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Business insurance

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Crime and fidelity insurance

Crime and fidelity insurance protects organisations from losses which could arise from dishonest or fraudulent acts committed by employees. The likelihood of businesses falling victim to commercial crime has increased significantly in recent years, with technology opening up new opportunities for criminal activity.

Any New Zealand business and not-for-profit organisation benefit from protection provided by crime and fidelity insurance.

 

What fidelity and crime insurance covers

Crime insurance

Reimburses the organisation for loss of money, securities or other property (for example stock or business equipment) due to the dishonesty of either employees or outside third parties.

Fidelity insurance

Responds to claims for direct loss to the organisation arising from any fraudulent or dishonest acts committed by employees.

Both insurances will usually also cover the cost of a fraud investigator to help prepare a claim and recommend future loss prevention measures.

Help with crime and fidelity cover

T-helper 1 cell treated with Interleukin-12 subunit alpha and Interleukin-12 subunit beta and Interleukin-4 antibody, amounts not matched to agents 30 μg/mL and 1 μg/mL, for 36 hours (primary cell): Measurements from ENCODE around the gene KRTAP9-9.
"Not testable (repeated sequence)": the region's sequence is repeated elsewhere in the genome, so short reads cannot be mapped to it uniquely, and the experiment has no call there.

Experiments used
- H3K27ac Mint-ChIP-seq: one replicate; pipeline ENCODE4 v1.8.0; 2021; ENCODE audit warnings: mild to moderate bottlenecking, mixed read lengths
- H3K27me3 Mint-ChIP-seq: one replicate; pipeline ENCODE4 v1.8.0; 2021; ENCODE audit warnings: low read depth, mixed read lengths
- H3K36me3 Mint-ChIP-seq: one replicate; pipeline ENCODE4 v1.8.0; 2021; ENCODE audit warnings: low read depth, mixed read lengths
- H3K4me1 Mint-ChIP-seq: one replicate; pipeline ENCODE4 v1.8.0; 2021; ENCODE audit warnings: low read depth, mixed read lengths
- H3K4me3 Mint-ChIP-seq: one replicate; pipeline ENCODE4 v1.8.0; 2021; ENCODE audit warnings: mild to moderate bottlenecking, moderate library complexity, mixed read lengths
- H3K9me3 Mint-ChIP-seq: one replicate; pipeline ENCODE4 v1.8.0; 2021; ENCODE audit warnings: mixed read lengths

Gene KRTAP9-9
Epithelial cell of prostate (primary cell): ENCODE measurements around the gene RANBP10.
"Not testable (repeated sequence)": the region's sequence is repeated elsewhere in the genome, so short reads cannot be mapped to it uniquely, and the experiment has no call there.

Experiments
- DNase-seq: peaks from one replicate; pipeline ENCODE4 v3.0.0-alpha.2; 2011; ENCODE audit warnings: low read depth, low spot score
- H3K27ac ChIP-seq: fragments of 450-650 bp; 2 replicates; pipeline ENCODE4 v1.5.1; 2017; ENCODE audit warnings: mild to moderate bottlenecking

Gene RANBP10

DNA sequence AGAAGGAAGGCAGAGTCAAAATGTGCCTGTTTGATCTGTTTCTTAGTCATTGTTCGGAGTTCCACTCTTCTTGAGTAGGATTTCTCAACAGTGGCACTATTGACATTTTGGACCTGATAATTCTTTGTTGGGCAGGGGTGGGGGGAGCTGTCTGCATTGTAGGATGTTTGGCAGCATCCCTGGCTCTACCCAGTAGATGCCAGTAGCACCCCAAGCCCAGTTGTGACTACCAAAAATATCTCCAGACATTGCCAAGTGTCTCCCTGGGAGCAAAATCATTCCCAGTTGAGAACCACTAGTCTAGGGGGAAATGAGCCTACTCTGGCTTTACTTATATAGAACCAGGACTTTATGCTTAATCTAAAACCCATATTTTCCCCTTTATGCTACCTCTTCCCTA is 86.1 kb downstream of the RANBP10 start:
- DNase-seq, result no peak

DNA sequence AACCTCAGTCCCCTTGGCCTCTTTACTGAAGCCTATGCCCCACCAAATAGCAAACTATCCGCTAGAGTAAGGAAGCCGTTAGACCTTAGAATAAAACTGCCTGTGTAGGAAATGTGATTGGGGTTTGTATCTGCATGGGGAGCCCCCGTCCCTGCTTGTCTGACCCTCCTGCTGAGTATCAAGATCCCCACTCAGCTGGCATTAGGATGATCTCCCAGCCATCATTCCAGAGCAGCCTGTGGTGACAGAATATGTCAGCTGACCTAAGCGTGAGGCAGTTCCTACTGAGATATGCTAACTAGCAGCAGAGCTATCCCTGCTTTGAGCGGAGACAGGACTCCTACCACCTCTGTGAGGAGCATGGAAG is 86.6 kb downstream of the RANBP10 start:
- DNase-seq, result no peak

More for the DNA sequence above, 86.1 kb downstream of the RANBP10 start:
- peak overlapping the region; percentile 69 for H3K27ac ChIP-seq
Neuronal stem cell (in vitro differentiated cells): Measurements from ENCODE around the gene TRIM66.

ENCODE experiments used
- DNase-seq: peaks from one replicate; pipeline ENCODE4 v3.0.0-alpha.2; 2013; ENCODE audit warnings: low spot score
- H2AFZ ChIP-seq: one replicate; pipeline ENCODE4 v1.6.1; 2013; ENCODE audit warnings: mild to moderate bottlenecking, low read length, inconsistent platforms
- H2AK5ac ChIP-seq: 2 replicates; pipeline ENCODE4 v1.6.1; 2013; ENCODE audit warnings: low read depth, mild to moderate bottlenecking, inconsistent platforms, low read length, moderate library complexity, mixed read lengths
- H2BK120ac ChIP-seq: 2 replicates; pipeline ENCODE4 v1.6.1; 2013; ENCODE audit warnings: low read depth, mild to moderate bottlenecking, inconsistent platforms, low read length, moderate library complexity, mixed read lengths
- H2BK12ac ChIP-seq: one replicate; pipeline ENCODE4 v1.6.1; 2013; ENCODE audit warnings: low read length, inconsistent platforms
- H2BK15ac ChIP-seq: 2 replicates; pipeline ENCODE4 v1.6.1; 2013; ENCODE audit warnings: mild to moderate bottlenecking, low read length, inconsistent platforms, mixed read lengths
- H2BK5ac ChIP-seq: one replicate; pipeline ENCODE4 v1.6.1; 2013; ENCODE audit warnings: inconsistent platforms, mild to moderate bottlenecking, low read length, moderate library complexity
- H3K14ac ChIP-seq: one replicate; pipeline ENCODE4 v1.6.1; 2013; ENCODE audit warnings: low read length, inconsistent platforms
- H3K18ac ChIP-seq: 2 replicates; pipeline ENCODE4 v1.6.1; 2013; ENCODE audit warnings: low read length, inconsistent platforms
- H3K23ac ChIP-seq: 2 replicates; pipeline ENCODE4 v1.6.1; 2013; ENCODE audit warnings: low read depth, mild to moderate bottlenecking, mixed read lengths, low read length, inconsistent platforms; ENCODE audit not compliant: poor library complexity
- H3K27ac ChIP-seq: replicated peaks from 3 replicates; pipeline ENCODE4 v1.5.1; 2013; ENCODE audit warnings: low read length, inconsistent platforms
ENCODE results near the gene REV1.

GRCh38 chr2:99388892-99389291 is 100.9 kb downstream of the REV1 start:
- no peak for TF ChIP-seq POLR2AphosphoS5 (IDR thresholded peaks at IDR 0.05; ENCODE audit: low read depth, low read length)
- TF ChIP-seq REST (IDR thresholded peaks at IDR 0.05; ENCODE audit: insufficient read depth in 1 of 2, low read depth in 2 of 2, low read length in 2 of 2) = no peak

Our brokers can advise you on the best crime and fidelity cover for your business. They can work with you to create a tailored, cost-effective liability package.  And as your insurance advocate, we will be there if you need to lodge a claim to ensure it is resolved fairly and promptly. 

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CLAIM EXAMPLES
Fidelity

A department manager in an educational institution was authorising payment of invoices originating from a company that he owned for services which were either never supplied or, if supplied, were charged at above market rates.

The fraud was systematically carried out over a period of 14 months and was discovered shortly after the employee resigned.

The educational institution was able to use their insurance cover to claim for the fraud.

Crime

A steel products fabricator received what looked like a legitimate invoice for $42,000 from their supplier in China by email. The invoice was authorised and paid to the specified offshore bank account. It turned out that the client’s email system had been hacked and a fake invoice was created to look identical to those from their legitimate supplier, along with a covering note to say the “supplier” had changed bank accounts. Insurance thankfully paid out to cover this crime.